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When we first encounter Timothy, during the Christmas season of 1860, he's vexed by the discovery of two dead 10-year-old girls, each branded with the letter "G"--one found in an alley, the other fished from the Thames River by Cratchit and a voluble old salt who makes his money by finding (and then robbing, of course) errant corpses. Timothy's concern leads him to protect a third possessively marked waif, the frightened and suspicious Philomela--who, he soon realizes, is being sought by a knife-loving former Scotland Yard inspector and a moneyed, malevolent voluptuary. When, despite precautions, Philomela is kidnapped by her pursuers, Cratchit--assisted by a shrewd warbling urchin known as Colin the Melodious--resolves to fulfill his "great calling" in life by mounting a rescue. However, this mission will force the habitually uncourageous Timothy to not only defend himself against sexual molestation charges, storm a well-guarded mansion, and solve the puzzle of a coffin-filled basement, but also engage in a nightmarish final chase along London's docklands.
Authors employing real-life characters as detectives are often hampered by their adherence to historical fact. Bayard suffers no such limitations in imagining what fates awaited Dickens's now-famous fictional figures. Under his pen, Scrooge--whose rooms are decorated for Christmas year-round--becomes an eccentric collector of fungi and host to an interminable stream of charity solicitors, while Timothy Cratchit strikes out beyond his lonely young man status to become the head of an unconventional clan. Bayard's appreciation for the lurid exoticness of Victorian London rivals that of John MacLachlan Gray (The Fiend in Human), while his lyrical prose subtly suggests 19th-century influences. Mr. Timothy is at once a compelling Christmas crime yarn and an audacious literary endeavor. No humbug there. --J. Kingston Pierce --This text refers to an out of print or unavailable edition of this title.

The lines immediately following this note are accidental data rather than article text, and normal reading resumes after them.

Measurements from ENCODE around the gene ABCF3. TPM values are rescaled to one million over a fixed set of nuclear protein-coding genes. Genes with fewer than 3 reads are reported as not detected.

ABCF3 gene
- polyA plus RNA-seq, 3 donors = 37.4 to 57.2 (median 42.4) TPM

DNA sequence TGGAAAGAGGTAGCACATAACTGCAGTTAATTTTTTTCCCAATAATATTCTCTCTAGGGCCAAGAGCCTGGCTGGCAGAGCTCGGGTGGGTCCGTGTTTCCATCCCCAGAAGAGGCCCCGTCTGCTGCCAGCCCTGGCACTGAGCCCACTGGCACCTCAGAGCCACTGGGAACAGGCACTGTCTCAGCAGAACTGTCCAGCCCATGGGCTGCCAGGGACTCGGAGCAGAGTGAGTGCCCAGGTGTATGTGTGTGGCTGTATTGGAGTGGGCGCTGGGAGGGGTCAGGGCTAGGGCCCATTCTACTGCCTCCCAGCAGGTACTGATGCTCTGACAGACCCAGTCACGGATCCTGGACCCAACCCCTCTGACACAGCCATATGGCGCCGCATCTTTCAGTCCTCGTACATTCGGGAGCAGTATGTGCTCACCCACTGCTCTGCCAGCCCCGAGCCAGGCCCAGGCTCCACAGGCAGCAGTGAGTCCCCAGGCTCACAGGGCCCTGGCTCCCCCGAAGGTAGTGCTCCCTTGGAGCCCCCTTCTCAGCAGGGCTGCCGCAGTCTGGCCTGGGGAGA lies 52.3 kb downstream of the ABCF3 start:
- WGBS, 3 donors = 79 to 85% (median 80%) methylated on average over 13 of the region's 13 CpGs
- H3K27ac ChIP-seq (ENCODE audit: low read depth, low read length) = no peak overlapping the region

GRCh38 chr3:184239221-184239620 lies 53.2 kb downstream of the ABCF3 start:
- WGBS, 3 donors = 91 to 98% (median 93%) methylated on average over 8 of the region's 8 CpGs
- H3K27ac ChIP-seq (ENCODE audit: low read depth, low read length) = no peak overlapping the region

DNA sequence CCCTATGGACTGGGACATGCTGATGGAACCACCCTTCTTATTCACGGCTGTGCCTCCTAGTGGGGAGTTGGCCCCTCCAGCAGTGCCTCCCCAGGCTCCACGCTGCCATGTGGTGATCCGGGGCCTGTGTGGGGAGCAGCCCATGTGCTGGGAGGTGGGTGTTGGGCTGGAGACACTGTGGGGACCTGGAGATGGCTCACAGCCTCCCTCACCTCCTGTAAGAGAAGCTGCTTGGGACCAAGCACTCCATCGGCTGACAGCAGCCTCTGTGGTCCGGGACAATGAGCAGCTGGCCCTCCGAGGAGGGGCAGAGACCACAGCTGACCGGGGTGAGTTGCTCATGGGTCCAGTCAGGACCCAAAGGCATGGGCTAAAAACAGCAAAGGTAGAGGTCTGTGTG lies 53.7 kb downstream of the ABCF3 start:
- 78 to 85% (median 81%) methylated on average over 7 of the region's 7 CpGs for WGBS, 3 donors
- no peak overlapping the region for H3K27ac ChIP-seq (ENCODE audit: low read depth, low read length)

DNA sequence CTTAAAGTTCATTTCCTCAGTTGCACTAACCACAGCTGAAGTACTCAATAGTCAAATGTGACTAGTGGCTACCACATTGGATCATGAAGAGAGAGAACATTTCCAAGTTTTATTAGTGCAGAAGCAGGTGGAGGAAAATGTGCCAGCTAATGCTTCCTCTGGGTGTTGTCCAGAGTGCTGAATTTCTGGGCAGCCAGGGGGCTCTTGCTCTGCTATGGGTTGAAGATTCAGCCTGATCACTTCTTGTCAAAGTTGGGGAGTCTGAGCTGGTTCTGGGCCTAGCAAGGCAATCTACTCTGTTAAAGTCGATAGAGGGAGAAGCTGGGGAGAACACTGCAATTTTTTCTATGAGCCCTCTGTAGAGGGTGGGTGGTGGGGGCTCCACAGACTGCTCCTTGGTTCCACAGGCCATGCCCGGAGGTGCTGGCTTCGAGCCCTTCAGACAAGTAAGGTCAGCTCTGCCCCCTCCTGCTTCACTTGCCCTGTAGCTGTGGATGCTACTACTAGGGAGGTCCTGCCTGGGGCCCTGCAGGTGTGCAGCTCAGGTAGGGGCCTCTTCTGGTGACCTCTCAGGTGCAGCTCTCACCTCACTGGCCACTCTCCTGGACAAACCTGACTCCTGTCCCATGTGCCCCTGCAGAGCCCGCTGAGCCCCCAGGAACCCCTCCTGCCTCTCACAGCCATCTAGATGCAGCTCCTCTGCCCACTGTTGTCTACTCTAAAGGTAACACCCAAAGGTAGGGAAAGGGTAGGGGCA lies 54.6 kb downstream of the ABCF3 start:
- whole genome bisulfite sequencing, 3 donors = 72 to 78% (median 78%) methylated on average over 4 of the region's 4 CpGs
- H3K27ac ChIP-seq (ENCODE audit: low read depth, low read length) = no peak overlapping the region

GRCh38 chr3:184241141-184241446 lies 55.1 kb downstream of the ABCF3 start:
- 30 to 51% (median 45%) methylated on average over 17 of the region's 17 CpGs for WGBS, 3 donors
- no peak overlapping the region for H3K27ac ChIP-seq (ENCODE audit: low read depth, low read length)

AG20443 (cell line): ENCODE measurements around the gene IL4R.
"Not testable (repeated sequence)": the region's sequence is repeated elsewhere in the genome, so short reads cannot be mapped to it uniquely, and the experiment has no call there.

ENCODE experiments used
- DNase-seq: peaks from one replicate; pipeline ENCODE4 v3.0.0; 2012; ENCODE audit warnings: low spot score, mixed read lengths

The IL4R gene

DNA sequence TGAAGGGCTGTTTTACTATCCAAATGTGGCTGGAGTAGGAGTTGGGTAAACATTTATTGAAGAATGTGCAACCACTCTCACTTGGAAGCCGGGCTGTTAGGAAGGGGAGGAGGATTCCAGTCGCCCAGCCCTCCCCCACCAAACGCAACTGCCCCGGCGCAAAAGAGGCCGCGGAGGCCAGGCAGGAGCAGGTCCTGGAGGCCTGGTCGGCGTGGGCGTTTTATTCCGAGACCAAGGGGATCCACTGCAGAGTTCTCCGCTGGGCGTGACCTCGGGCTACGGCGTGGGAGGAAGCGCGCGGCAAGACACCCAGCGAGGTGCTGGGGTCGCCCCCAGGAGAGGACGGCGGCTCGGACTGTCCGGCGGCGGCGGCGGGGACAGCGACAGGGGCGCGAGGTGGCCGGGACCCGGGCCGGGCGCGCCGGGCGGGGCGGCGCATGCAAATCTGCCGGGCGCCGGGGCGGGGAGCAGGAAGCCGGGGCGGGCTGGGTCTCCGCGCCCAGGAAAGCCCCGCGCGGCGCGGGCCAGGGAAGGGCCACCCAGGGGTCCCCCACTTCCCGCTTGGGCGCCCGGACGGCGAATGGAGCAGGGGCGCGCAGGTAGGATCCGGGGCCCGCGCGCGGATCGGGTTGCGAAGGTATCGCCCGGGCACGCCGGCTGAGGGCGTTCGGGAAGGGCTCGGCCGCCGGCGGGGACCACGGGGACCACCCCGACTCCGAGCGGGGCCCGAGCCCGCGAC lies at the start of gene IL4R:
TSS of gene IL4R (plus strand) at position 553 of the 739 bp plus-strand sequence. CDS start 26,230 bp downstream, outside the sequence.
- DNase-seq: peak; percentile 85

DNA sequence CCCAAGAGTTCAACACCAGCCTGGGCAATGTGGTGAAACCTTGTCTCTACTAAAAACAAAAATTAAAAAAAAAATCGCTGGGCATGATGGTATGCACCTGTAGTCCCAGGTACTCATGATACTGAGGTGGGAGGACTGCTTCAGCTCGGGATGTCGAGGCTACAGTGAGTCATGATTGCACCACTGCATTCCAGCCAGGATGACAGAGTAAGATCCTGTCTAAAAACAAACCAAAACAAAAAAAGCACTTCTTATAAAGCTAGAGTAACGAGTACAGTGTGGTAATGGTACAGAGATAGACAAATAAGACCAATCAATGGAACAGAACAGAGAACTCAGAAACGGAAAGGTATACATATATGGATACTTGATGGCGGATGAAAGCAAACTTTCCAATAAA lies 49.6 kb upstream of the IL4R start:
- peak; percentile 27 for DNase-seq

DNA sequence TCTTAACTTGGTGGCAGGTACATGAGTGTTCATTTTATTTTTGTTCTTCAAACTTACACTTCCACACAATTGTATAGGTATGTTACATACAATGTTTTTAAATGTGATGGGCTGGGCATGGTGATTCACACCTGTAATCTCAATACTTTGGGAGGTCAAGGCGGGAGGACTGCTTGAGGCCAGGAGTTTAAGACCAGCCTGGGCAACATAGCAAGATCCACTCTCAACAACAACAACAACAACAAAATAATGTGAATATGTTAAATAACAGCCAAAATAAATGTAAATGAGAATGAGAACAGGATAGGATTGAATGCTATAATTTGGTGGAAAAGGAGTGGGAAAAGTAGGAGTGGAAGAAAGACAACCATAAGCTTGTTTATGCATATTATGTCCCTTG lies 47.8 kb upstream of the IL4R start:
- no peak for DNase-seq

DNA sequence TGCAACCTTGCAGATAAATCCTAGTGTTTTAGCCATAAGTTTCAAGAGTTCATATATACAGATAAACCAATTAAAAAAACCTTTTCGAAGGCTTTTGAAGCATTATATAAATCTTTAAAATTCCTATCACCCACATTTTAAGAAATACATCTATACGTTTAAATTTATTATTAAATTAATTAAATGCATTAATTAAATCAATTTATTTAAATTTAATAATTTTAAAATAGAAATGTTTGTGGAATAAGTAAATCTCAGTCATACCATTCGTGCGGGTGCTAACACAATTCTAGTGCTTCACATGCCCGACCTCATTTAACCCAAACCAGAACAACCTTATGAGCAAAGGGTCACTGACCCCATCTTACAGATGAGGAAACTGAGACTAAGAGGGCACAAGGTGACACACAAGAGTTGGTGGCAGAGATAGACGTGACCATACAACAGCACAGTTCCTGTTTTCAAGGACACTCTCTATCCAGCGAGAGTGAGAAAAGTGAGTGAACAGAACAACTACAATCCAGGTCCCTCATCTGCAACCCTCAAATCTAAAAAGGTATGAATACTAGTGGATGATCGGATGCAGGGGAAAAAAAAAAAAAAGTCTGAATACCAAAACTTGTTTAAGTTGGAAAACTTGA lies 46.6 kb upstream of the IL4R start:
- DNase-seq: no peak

One of the best mysteries I've ever read. A wonderfully imaged tale of what happens to Dickens' TIny TIm when he grow up in Victorian London.Published 9 months ago by Michael Ryan
Iti is dull and dark. I'm into chapter 6 and not sure I want to finish it! There aren't many books that I don't finish.Published 10 months ago by Pete
Great writing from Louis as usual--he is one of the best EVER! And the narrator on these CDs is fabulous too!
I got no traction at all in this book. Was counting on a friend who also bought it and, sadly, his reaction was the same. I'm going to take another run at it.Published 20 months ago by L. George Allan
Discs 6 and 11 won't play. Big damaged spots, you can see through the discs. Humbly request replacement or refund.Published 20 months ago by Larry Keeter
I was expecting the author to continue with some Dickensian darkness and magical whimsey. The darkness was certainly delivered...and with heaping doses of vulgarity to boot. Read morePublished 20 months ago by DSRbookworm
With so much I want to read, it's hard to set aside time to re-read a book, but my time with Mr. Timothy is never wasted. Read morePublished 21 months ago by Jim Schmidt
I really enjoyed this novel the characters were great and I wasnt sure where the story was heading but when it started to resemble the movie 'taken' about halfway through it got... Read morePublished on August 28, 2012 by Darragh Haigney
Just came across this review I wrote after reading Mr. Timothy in 2007. I didn't remember enjoying this book so much. Read morePublished on May 18, 2012 by W. Powell